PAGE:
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Privacy Advocates Press Washington to Probe Facebook Technology

Several privacy and consumer watchdog groups are pressing the US Federal Trade Commission (FTC) to investigate Facebook's facial-recognition technology. The Electronic Privacy Information Center (EPIC), Center for Digital Democracy, Consumer Watchdog, and the Privacy Rights Clearinghouse have filed a complaint with the FTC regarding the implementation of facial recognition technology without Facebook user knowledge or consent. EPIC stated that without oversight, Facebook would “likely expand the use of the facial recognition database it has covertly established for purposes over which Facebook users will be able to exercise no meaningful control.” Security experts are concerned that the service is enabled by default. Elected officials, including Rep. Edward Markey (D-MA) and Rep. Joe Barton (R-TX), are also pressing the FTC to investigate. Facebook claimed the technology would allow people to more easily tag their friends’ photos when it was released in December 2010. In a statement released Tuesday, Facebook stated that it “should have been more clear with people during the roll-out process.” European privacy advocates and government officials, including those in the UK, Ireland, and Luxembourg as well as the EU, are investigating how Facebook uses personal information. (PC Magazine)(Computerworld)(PC World)

Corporate IT Reducing, Reusing, and Cashing In

Rather than paying exorbitant e-waste disposal fees, corporations are converting unused IT equipment into an asset, sometimes looking to third party firms to refurbish and resell items such as laptops and servers. GlaxoSmithKline, for example, earned US$1.8 million in a two-year period after using an asset recovery firm to clean up its unwanted computing equipment. Similarly, IBM’s Global Asset Recovery Service division is tasked with managing the disposal of internal equipment as well as that which IBM leases. Using a combination of remanufacturing, re-use and resale, as well as recycling IBM disposes of 35,000 machines each week. Less than 1 percent of its waste in 2010 went to landfills or was incinerated. Barbara Rembiesa, president of the International Association of Information Technology Asset Managers, told Computerworld that large firms commonly see "savings in the millions of dollars” for refurbishing and resale. “That's a common number once they have a mature program in place. … It’s a matter of understanding the value [of IT assets] and bringing the value back to the company.” (Computerworld)(Recycling Today)

University of Illinois Researcher Wins Lemelson-MIT Prize

John Rogers, a materials scientist and physicist at the University of Illinois, has been awarded the Lemelson-MIT Prize for his interdisciplinary research that has created products used to monitor and improve human health as well as commercial fiber optics, semiconductor manufacturing, and solar power products. He is receiving the US$500,000 Lemelson-MIT Prize in part for his ability to market the technologies he continues developing says Michael Cima, faculty director of the Lemelson-MIT program. Much of Rogers’ current work is in the area of biointegrated electronics. Rogers and his colleagues are working on electronic devices that mimic nature and are sufficiently flexible to conform to tissues’ contours including a cardiac catheter. Rogers is scheduled to accept the prize during the Lemelson-MIT Program EurekaFest 15-18 June at MIT. (Boston Globe)(MSNBC)(MIT)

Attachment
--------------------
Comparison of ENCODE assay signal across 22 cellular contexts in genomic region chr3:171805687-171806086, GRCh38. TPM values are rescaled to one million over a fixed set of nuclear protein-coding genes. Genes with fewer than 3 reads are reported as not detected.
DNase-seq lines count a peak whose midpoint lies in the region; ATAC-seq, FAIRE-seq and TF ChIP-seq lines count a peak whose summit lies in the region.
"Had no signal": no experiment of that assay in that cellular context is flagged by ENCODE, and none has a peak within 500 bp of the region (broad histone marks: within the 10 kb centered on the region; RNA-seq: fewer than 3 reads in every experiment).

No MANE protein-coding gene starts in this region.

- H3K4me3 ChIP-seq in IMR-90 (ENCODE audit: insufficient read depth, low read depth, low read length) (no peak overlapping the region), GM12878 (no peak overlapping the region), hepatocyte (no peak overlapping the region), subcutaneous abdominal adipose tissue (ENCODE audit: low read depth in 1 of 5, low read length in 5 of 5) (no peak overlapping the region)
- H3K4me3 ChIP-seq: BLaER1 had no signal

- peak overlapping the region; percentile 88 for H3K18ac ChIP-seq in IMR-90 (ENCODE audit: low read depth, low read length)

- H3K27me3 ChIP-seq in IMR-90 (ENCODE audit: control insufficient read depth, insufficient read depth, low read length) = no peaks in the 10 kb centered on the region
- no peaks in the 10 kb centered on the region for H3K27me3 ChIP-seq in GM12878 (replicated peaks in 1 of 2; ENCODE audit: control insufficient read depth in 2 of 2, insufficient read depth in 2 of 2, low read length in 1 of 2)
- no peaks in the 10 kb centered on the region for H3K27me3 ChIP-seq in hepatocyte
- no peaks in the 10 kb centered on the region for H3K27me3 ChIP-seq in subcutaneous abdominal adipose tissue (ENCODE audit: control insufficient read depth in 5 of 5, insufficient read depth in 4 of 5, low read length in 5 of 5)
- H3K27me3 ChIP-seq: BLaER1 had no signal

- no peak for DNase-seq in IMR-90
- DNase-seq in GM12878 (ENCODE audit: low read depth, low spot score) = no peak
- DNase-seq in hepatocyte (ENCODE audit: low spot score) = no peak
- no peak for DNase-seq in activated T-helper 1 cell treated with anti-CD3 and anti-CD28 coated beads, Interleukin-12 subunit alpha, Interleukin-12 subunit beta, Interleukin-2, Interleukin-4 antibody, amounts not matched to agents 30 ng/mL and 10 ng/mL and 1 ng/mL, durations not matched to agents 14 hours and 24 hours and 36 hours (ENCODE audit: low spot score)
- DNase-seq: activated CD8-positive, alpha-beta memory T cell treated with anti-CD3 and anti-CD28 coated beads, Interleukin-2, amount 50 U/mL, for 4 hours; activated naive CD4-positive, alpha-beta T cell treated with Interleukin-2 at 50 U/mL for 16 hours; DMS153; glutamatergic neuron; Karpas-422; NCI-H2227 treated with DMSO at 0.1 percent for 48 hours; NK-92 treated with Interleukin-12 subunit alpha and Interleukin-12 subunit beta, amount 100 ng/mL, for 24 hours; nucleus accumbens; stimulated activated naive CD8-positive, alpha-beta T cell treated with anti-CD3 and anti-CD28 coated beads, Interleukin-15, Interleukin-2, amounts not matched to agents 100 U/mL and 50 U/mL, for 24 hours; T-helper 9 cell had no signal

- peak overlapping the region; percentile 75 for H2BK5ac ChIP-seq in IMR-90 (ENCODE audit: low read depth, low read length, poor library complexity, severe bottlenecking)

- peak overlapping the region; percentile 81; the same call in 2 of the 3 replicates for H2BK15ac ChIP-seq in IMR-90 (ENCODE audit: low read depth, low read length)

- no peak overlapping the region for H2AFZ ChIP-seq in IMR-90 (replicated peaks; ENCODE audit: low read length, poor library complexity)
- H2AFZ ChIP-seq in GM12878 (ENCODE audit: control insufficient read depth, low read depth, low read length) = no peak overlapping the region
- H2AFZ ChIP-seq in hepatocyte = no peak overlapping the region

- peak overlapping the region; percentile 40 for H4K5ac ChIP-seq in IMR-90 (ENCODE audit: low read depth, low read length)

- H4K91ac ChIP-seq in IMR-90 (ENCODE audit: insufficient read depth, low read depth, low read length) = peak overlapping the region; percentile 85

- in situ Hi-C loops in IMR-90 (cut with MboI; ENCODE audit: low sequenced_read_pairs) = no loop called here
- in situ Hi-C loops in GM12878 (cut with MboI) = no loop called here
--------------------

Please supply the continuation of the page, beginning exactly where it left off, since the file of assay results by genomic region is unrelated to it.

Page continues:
US-Backed Internet in a Suitcase Provides Alternative Communications for Dissidents

The Obama administration is reportedly leading a global effort to establish “shadow” Internet and cell phone systems to help dissidents repressed by authoritarian governments. According to The New York Times there are several projects in the works, each of which is designed to allow dissidents to communicate despite government suppression of free speech and communications. One effort, backed by the US State Department, is an Internet in a suitcase that can be smuggled across a border. In concert with other devices, the suitcase contents become a mesh communications network. A single suitcase reportedly contains small wireless antennas, a laptop, thumb drives and CDs for distributing software and enabling encryption, and various other components. Another technology program, funded by the State Department and the Pentagon, is a US$50 million independent cell phone network in Afghanistan that uses towers erected on military bases. The Times reports these various efforts have created “an improbable alliance” that includes diplomats, military engineers, and young programmers and dissidents from roughly a dozen countries. (CNET)(Reuters)(New York Times)

New Dense, Superconducting Materials Discovered

Researchers have simulated three, new stable forms of pure carbon that could prove as hard as diamond, but denser than existing allotropes. An allotrope is one of many forms in which a chemical element occurs, but each has different physical properties. Coal is another form or allotrope of carbon, for example. These newly discovered allotropes are superdense and have attributes -- specifically band gaps – that could mean they can function as superconducting materials. This could enable the creation of new electronic materials. However, the research is theoretical at this stage. The full research results were reported in Physical Review B. (NewScientist)(Physical Review B)

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